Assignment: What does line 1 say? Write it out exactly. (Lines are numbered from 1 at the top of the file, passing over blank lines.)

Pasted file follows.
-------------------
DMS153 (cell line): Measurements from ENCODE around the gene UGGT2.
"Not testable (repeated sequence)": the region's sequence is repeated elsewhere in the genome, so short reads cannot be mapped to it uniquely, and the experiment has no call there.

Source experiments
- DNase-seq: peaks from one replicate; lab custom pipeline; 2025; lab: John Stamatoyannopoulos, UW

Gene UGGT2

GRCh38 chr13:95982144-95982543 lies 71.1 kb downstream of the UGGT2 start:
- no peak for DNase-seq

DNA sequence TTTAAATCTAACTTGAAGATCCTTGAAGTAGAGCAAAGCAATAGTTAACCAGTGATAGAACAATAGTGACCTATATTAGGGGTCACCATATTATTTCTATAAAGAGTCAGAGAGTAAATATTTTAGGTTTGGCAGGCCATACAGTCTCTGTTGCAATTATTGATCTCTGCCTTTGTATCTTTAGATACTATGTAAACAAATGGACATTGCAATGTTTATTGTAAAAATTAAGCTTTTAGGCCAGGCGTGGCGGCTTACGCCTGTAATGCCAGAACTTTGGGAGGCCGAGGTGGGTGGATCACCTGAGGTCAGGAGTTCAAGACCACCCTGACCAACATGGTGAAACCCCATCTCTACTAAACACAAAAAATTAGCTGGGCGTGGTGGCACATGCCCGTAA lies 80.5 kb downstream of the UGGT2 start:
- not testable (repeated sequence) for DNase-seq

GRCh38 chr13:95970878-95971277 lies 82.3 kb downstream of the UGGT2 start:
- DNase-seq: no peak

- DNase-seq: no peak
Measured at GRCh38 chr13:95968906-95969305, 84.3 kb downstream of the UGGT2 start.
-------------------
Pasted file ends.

DMS153 (cell line): Measurements from ENCODE around the gene UGGT2.